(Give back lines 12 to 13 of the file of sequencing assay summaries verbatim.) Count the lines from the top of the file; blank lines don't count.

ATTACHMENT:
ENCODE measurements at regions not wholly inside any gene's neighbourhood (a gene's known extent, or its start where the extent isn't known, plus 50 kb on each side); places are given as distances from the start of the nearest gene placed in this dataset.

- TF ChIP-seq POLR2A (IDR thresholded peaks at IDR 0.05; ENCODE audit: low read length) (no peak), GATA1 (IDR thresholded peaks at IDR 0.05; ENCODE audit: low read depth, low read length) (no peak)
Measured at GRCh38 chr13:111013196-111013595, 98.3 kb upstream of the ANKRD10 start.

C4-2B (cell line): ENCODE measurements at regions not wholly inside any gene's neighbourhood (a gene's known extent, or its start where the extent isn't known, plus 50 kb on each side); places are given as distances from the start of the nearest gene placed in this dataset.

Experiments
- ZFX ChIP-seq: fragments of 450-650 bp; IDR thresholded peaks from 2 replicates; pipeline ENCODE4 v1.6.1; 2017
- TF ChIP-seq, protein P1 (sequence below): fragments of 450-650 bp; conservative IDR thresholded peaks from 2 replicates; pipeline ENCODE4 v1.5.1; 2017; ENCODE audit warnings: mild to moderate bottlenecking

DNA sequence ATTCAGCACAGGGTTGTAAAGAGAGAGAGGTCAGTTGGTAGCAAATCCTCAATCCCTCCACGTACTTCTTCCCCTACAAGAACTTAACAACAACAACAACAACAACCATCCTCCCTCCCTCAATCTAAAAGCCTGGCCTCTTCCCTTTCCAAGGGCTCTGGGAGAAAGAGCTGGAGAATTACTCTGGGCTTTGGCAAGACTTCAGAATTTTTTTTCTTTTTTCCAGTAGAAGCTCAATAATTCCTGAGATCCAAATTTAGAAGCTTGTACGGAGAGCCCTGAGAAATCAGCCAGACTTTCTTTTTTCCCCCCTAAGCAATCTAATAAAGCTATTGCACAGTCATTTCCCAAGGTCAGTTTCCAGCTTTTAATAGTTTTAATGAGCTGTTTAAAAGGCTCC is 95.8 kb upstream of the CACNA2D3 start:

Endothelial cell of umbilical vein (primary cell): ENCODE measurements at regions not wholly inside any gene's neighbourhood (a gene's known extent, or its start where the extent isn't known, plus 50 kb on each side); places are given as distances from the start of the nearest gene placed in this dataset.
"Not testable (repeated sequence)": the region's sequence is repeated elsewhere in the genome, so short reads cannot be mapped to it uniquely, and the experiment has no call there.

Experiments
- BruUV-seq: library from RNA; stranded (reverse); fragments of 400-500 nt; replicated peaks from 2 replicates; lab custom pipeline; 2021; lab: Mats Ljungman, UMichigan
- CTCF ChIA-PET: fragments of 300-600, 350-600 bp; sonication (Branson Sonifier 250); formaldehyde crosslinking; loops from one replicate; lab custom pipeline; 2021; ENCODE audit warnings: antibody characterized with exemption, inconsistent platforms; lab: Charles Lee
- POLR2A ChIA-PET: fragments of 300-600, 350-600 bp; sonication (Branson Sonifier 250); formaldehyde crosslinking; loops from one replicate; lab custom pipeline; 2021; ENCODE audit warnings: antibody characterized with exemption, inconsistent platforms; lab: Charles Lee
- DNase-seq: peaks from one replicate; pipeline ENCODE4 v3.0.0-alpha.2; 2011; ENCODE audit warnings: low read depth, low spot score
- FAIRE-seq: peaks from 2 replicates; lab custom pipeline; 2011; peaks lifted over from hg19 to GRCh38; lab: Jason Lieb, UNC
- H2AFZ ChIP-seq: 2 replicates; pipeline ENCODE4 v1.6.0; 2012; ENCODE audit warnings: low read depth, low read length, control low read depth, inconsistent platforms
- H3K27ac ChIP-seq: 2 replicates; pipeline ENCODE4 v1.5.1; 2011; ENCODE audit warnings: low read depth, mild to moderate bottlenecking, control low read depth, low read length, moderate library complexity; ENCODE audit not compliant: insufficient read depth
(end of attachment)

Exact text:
- BruUV-seq: library from RNA; stranded (reverse); fragments of 400-500 nt; replicated peaks from 2 replicates; lab custom pipeline; 2021; lab: Mats Ljungman, UMichigan
- CTCF ChIA-PET: fragments of 300-600, 350-600 bp; sonication (Branson Sonifier 250); formaldehyde crosslinking; loops from one replicate; lab custom pipeline; 2021; ENCODE audit warnings: antibody characterized with exemption, inconsistent platforms; lab: Charles Lee